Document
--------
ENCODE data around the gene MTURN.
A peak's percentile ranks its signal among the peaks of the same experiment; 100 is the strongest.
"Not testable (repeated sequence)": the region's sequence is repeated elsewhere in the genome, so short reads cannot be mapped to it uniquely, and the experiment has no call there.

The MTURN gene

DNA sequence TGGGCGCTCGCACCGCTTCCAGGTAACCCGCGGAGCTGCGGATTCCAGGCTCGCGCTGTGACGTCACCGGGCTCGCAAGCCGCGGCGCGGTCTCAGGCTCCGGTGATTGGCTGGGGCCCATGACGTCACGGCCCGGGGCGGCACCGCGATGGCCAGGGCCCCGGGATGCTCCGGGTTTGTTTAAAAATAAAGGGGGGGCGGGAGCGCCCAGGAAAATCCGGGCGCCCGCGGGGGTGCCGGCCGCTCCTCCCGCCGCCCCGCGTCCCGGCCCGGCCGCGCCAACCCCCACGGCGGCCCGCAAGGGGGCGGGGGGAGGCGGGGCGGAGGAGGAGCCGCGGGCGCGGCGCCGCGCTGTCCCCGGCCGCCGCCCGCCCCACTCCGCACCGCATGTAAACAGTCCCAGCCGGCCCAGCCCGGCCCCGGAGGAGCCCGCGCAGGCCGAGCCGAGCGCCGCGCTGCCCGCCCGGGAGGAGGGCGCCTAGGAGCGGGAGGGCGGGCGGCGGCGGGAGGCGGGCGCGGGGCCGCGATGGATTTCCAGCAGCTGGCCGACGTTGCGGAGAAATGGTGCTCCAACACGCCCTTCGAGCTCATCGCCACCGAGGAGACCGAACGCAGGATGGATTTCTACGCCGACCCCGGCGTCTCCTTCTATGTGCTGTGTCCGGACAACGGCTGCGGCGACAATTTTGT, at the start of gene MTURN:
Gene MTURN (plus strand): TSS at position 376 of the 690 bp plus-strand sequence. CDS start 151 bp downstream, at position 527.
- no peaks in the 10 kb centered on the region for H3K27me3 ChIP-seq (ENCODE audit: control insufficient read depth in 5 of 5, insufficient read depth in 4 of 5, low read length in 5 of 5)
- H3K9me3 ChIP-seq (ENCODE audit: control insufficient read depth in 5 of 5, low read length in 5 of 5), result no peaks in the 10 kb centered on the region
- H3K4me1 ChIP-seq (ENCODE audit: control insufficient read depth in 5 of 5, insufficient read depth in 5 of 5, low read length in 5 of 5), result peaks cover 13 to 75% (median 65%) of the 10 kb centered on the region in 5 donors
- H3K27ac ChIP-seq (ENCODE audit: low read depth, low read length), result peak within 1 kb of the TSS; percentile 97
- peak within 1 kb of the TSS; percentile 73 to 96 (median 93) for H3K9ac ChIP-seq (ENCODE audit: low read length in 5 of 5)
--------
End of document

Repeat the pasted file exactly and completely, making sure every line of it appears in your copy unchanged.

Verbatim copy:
ENCODE data around the gene MTURN.
A peak's percentile ranks its signal among the peaks of the same experiment; 100 is the strongest.
"Not testable (repeated sequence)": the region's sequence is repeated elsewhere in the genome, so short reads cannot be mapped to it uniquely, and the experiment has no call there.

The MTURN gene

DNA sequence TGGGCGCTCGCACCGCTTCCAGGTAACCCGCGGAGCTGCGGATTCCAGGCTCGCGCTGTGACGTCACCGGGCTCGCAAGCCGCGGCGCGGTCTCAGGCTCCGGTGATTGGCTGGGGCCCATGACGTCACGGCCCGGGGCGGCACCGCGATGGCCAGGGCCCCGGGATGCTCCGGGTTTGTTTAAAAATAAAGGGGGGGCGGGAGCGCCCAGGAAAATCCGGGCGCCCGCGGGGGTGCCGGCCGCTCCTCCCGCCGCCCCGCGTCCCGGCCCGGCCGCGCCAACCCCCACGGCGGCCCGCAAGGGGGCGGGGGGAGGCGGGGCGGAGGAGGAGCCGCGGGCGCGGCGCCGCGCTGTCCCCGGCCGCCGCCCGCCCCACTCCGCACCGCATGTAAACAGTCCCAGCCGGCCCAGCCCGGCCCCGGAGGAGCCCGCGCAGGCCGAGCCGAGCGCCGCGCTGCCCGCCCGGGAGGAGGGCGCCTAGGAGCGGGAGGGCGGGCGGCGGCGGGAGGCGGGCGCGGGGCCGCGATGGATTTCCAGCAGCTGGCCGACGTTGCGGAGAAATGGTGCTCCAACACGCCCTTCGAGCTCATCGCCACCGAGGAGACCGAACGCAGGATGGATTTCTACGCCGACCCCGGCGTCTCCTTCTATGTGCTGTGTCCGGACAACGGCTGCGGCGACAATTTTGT, at the start of gene MTURN:
Gene MTURN (plus strand): TSS at position 376 of the 690 bp plus-strand sequence. CDS start 151 bp downstream, at position 527.
- no peaks in the 10 kb centered on the region for H3K27me3 ChIP-seq (ENCODE audit: control insufficient read depth in 5 of 5, insufficient read depth in 4 of 5, low read length in 5 of 5)
- H3K9me3 ChIP-seq (ENCODE audit: control insufficient read depth in 5 of 5, low read length in 5 of 5), result no peaks in the 10 kb centered on the region
- H3K4me1 ChIP-seq (ENCODE audit: control insufficient read depth in 5 of 5, insufficient read depth in 5 of 5, low read length in 5 of 5), result peaks cover 13 to 75% (median 65%) of the 10 kb centered on the region in 5 donors
- H3K27ac ChIP-seq (ENCODE audit: low read depth, low read length), result peak within 1 kb of the TSS; percentile 97
- peak within 1 kb of the TSS; percentile 73 to 96 (median 93) for H3K9ac ChIP-seq (ENCODE audit: low read length in 5 of 5)